Former Scotland captain Rory Lawson calls for TMO rule change

Scotland captain Greig Laidlaw appeals to referee Craig Joubert after he awarded Australia a last-gasp penalty
Scotland captain Greig Laidlaw appeals to referee Craig Joubert after he awarded Australia a last-gasp penalty

Former Scotland captain Rory Lawson has called for World Rugby to change its rules on when the television match official (TMO) may be consulted.

On Sunday referee Craig Joubert awarded Australia a controversial penalty from which they clinched a World Cup semi-final place at Scotland's expense.

His offside call from a knock-on is not an area that is covered by the TMO.

"For me, there has to be an allowance for exceptional circumstances," Lawson, 34, told BBC Scotland.

"Ultimately it is a tragedy that we are coming out of what was an unbelievable game of rugby and having to talk about a refereeing decision starving Scotland of a place in the semi-finals.

The TMO can be used only in the following circumstances:
Determining the grounding of the ball in-goal for a try or touchdown and/or whether players were in touch or touch in goal before grounding.
Determining whether a kick at goal has been successful.
Confirm if an infringement has occurred in the build-up to a try or prevention of a try (infringement must be within two phases of the try or touchdown).
Considering acts of possible foul play.

"There is something fundamentally wrong with the process that you can have the outcome of a game dictated on a decision like that.

"Had Craig Joubert said to the TMO, 'this is a decision that is going to dictate the outcome of the game, can we have a look at it?' no-one is going to question that outside of World Rugby."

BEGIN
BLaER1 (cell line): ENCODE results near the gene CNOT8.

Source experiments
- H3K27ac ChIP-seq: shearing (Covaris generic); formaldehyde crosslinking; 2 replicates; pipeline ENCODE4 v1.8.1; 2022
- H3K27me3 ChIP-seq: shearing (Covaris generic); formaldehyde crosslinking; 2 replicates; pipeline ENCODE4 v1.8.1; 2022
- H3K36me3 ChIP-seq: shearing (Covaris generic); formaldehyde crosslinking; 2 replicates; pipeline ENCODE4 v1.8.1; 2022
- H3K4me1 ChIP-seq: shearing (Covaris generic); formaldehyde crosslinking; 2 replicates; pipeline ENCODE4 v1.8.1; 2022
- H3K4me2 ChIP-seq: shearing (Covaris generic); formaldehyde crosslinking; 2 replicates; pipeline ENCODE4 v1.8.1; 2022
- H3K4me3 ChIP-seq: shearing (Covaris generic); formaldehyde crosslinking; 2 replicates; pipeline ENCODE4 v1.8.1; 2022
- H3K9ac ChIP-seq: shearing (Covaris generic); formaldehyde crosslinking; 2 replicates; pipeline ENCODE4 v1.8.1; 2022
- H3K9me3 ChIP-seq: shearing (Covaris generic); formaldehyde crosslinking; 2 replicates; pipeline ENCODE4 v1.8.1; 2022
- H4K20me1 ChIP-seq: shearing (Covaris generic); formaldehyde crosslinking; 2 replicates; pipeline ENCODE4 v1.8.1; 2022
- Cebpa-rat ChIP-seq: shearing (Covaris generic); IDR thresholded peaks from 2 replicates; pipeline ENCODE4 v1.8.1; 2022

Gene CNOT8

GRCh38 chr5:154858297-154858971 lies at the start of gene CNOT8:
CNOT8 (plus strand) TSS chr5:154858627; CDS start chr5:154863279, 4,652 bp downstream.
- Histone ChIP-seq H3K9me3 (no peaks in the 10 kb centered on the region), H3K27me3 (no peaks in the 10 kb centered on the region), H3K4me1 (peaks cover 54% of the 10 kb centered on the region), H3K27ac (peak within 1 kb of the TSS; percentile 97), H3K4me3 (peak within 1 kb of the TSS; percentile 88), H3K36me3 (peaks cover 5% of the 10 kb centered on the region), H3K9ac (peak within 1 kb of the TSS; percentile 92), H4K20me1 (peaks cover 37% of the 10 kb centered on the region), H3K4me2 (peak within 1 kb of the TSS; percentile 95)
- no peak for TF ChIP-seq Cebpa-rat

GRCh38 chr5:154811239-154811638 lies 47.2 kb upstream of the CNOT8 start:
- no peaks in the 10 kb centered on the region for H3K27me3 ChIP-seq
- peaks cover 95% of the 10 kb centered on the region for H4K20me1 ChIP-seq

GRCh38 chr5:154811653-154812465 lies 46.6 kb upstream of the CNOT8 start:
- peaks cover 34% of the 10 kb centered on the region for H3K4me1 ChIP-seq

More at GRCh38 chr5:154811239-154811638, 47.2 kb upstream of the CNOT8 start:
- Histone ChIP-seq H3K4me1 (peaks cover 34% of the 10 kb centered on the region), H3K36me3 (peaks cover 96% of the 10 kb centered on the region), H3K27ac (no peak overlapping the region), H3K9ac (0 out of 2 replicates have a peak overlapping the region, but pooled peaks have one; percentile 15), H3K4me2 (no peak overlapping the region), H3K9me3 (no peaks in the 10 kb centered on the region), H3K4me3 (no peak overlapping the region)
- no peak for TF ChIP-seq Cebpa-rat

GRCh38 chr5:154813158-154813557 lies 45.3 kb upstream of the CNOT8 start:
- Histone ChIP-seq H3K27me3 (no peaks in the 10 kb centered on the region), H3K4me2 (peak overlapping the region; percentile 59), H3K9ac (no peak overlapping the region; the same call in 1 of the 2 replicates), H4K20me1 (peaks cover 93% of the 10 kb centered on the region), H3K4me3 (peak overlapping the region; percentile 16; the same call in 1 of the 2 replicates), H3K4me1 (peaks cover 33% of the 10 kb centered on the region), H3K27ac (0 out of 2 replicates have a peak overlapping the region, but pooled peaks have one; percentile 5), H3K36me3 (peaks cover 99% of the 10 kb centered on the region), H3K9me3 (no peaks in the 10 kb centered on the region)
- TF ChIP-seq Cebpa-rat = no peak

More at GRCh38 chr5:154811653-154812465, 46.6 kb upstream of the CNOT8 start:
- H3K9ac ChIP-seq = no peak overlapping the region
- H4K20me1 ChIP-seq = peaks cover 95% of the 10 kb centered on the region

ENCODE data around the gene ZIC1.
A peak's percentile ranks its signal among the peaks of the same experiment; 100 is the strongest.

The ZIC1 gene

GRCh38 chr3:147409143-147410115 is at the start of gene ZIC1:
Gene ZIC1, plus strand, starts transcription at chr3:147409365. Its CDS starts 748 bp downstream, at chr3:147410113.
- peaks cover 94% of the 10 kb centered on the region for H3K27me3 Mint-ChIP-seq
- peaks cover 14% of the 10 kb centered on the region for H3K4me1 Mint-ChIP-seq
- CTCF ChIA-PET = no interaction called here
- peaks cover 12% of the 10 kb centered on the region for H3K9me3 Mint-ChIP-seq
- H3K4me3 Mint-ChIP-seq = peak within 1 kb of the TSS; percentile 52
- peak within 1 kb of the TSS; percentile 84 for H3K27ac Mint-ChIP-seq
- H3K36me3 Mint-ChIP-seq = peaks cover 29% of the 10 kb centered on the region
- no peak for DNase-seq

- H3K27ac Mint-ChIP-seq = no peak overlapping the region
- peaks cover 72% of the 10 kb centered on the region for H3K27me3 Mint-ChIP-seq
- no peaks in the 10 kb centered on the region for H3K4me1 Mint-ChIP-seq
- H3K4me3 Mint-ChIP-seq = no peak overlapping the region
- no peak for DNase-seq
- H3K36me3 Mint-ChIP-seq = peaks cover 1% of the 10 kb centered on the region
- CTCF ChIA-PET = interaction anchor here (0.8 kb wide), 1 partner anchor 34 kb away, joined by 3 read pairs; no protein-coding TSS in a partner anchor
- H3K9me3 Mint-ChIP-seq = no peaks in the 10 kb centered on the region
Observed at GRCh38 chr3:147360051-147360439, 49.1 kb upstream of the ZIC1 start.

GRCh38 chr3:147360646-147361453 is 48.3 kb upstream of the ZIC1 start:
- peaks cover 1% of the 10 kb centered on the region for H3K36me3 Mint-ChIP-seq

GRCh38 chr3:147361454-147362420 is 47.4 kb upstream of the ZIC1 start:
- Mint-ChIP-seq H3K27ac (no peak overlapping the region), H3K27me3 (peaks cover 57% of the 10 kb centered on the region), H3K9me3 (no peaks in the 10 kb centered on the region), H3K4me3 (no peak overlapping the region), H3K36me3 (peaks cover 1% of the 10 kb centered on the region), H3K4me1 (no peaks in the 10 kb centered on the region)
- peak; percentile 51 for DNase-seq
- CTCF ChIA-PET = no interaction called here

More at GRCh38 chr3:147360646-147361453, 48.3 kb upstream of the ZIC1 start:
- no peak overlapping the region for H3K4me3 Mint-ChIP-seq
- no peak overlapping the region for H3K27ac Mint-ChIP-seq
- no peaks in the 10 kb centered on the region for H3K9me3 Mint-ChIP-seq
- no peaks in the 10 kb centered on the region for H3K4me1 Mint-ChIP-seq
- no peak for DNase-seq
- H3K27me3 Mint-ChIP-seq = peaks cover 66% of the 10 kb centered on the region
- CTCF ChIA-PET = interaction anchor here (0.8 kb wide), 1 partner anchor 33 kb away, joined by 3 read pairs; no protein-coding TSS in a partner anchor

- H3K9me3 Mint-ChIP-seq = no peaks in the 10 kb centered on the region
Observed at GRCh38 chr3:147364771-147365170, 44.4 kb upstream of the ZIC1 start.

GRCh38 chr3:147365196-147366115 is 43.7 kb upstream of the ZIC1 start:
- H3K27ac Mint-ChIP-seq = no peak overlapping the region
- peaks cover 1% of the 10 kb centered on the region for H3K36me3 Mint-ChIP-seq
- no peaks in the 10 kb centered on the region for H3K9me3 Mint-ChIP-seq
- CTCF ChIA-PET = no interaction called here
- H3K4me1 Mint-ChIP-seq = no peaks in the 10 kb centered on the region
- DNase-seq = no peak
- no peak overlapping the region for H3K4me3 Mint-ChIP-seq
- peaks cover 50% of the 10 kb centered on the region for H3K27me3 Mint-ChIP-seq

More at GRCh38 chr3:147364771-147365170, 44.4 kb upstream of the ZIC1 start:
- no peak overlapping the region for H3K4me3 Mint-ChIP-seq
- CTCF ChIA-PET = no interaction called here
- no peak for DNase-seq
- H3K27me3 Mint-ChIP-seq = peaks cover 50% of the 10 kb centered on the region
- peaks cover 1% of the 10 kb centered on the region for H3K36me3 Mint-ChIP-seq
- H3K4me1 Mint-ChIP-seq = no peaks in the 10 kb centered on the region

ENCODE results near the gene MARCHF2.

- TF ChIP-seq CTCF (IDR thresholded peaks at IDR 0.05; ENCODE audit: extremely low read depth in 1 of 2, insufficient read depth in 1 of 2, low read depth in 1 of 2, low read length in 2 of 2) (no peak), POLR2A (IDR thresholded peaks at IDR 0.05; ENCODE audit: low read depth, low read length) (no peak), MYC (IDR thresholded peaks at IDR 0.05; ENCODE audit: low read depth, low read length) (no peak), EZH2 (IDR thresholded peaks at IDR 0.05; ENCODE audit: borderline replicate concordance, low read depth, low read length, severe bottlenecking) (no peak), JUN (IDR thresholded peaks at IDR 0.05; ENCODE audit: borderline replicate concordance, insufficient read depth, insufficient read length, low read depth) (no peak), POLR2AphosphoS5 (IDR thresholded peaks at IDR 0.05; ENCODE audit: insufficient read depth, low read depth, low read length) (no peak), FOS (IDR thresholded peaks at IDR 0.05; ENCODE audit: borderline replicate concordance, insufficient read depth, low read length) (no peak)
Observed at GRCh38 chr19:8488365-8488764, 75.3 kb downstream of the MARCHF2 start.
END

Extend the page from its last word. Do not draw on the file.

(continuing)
Scotland were leading Australia 34-32 at Twickenham when, two minutes from full time, their long throw at a line-out resulted in Josh Strauss knocking the ball on to Jon Welsh, who gathered in an offside position.

Jon Welsh
Jon Welsh was judged by Craig Joubert to have been offside when he gathered the ball from Josh Strauss's knock-on which appeared to come off Australia's Nick Phipps

TV replays showed the ball seemed to hit Australia's Nick Phipps, who was trying to control it, a fraction of a second after it left Strauss, thereby playing Welsh onside.

However, South African referee Joubert, who ran up the tunnel as soon as he had blown for full-time instead of shaking hands with the players, was not at liberty to ask the TMO to review the incident.

"They [referees] have to be convinced that the decision is the right one but if that is [fellow World Cup referee] Nigel Owens I think we end up with a different scenario," added Lawson, the former Edinburgh, Gloucester and Newcastle Falcons scrum-half.

"It has cost Scotland a place in a semi-final against Argentina.

"I look at it and say it's a knock-on but Nick Phipps has played at it so the Scotland player is onside."

While Lawson sympathised with his former team-mates, he suggested the decision-making about replacement hooker Fraser Brown's line-out could have been better.

"It's a high pressure situation," he said. "Each individual involved will be wondering what they could have done better. Ultimately it is on small matters like that that games are dictated.

"You can't control the referee but the Scottish players will understand that that was one of the things that they could have controlled."